As I’ve been working on the history of Russia’s experience with tobacco, I encountered a surprising development – the domestic production of tobacco in Alaska. Anyone who’s spent time working on Russian Alaska could not help to notice the colonists’ continuing concerns about food and agriculture. However, southern Alaska was an agriculturally fertile region, particularly among the Tlingit (on and near Sitka Island) and the nearby Haida. (I’ve been assuming they just didn’t produce the food the Russians wanted, but I could be wrong). Among their products was a type of tobacco (Nicotiana quadrivalis). The mysterious part of the equation is that no one grows N. quadrivalis anymore, and it was native to the southwestern U.S. No one has come up with an explanation about its migration, much less its extermination.
What do we know? The local indigenous groups grew this type of tobacco, and seemed to have consumed it as “chew” – but a particular recipe of tobacco leaf and lime. Though the Russian American Company (RAC) seemed to have been successful in replacing domestic production with imported tobacco (Nicotiana tabacum), the mystery for me is why the local population replaced local varieties for an expensive imported variety. Robert Fortuine suggests that it was because the imported version was stronger, but the evidence in only anecdotal, and the mechanism by which indigenous Alaskans acquired it was rather exploitative, to say the least.
But taking a step back, tobacco’s consumption habits reveal a fascinating history of intercultural exchange. In Kamchatka and the Aleutian Islands, Russian merchants and explorers seem to have been the first people to introduce tobacco to the local populations. The Russians primarily carried Chinese “ball” tobacco, meant to be smoked in pipes. Though the initial Russian accounts reported that the indigenous communities didn’t understand how to use a pipe, by the end of the eighteenth century, the region appeared to be filled with smokers. On mainland Alaska, chewing tobacco leaves remained the common practice, even as new imported tobacco replaced domestic production. But ball tobacco (finished with sweetener) was not suitable for chewing tobacco. Therefore, the RAC needed a different supply – forcing the company to rely on American, British, and Spanish traders for alternate sources.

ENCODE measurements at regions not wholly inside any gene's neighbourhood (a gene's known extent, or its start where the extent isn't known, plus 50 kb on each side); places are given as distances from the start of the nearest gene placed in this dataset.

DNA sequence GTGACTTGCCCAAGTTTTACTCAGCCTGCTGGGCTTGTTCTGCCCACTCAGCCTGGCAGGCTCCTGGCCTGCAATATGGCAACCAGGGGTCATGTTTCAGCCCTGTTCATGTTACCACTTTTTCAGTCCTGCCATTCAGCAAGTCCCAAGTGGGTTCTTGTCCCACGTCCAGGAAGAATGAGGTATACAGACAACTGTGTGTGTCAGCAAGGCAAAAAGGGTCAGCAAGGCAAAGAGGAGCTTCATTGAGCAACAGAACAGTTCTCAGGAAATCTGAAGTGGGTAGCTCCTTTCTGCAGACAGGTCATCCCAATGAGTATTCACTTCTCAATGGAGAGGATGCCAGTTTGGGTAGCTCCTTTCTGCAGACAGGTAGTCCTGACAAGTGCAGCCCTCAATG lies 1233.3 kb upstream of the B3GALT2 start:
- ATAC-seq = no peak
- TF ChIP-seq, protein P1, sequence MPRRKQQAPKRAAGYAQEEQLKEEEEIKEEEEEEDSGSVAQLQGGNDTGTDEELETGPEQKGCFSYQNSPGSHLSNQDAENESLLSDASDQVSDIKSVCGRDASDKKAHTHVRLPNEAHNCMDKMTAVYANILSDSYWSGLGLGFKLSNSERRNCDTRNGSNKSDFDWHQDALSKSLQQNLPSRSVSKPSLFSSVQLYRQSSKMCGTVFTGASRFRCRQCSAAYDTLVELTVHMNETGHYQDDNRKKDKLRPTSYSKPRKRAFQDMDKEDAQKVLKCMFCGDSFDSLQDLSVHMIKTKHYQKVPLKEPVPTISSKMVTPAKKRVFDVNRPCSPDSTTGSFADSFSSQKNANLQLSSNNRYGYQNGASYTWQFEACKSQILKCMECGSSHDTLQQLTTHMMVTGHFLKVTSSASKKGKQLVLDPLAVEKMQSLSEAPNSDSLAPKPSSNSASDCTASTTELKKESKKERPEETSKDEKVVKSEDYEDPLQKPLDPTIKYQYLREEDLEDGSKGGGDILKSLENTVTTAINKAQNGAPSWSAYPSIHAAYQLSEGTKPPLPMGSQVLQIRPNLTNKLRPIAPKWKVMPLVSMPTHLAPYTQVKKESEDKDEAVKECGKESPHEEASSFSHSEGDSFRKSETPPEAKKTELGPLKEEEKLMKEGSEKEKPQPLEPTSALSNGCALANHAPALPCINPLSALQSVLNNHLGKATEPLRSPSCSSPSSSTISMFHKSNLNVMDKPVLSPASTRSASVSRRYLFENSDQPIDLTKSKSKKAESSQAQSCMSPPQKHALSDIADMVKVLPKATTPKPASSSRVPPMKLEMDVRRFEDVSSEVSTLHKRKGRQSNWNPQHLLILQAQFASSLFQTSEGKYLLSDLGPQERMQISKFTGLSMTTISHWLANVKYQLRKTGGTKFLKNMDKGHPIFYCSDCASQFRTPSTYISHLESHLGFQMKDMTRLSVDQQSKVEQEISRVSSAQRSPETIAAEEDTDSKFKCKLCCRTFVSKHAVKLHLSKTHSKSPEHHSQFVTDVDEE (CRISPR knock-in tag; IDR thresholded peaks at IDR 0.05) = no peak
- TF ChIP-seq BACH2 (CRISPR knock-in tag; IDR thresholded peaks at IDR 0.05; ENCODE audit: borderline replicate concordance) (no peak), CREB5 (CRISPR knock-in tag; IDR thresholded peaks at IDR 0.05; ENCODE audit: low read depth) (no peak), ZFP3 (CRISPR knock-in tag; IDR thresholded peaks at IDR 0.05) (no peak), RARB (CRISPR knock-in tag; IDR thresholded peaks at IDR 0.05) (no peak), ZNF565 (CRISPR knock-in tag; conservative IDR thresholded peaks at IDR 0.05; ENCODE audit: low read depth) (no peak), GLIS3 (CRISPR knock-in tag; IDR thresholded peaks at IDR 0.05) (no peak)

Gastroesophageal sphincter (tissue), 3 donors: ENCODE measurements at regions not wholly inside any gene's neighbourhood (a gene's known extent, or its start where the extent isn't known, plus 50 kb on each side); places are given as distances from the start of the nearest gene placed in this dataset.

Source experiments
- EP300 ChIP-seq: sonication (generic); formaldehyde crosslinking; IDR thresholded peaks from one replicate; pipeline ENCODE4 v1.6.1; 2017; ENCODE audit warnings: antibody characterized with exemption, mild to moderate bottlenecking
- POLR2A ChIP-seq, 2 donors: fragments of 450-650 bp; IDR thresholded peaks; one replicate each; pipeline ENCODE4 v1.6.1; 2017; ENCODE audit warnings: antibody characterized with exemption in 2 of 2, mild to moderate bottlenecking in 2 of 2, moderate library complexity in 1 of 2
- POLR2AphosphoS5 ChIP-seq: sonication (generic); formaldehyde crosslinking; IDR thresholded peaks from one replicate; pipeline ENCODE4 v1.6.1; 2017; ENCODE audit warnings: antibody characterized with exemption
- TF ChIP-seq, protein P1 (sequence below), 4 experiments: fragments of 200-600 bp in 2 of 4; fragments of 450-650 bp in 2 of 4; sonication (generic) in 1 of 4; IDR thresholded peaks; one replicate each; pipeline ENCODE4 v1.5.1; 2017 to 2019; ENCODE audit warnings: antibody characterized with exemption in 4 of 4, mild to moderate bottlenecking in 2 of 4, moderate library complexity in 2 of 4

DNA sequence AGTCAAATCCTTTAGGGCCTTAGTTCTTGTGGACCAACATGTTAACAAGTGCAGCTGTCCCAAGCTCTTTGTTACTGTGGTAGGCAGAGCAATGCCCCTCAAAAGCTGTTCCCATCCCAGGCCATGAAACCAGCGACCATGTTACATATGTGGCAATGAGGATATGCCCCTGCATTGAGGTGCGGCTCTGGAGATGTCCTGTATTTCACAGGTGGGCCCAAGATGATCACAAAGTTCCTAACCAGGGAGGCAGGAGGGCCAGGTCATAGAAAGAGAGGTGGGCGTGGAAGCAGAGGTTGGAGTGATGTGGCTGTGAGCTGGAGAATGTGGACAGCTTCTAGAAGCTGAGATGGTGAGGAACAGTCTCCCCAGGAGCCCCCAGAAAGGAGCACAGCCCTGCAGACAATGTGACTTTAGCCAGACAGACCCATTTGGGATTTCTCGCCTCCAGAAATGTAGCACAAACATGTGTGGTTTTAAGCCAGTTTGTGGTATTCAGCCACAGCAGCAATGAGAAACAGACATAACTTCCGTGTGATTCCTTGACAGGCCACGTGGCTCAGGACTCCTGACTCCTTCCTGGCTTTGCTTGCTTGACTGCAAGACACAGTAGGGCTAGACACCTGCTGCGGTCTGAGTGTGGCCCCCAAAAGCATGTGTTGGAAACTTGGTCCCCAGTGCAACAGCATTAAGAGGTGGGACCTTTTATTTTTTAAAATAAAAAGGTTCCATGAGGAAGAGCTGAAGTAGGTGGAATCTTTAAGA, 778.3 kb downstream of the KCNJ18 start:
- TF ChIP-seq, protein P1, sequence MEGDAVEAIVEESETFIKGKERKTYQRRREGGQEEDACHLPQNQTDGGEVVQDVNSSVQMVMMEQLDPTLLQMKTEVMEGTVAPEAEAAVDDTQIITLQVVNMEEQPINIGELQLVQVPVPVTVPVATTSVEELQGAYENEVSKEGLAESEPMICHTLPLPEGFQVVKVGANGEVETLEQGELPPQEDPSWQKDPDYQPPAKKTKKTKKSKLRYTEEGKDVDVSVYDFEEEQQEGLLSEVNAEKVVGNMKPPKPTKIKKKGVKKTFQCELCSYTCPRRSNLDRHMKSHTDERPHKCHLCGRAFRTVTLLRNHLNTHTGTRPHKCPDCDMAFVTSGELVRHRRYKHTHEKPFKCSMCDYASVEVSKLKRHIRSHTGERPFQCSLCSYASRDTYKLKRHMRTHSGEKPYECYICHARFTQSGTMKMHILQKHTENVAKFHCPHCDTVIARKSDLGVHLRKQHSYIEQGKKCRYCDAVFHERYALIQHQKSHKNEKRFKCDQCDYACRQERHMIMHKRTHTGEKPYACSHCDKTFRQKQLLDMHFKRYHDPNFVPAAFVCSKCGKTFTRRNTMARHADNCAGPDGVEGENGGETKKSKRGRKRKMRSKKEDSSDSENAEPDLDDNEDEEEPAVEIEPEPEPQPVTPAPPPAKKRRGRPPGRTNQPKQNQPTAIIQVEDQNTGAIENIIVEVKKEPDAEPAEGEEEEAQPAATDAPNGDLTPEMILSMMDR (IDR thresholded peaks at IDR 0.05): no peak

To my mind, it’s important to situate the RAC and its economic projects among the broad tapestry of Pacific economic exchanges. Part of this process involved supplying the demand of the domestic market, which was consuming tobacco in a way that was more or less unfamiliar to the company, and also exterminating domestic supplies so that the company held a monopoly on tobacco sales. It’s the sort of colonial economy we’d expect any European country to construct, and yet at the same time it was highly contingent on the other empires’ ability to supply Russians with the needed leaf.
There’s obviously been some great work on exporting fur from Russian America, and on the ongoing concerns over food supply, but no one has yet considered the supplies of tobacco (or the eradication of a domestic tobacco species) as a central project of the RAC. When I look through the records, I want to know more about the tobacco, coffee, tea, alcohol, and sugar supplies – which were all as important to the declining health of indigenous Alaskans as the punishing work conditions.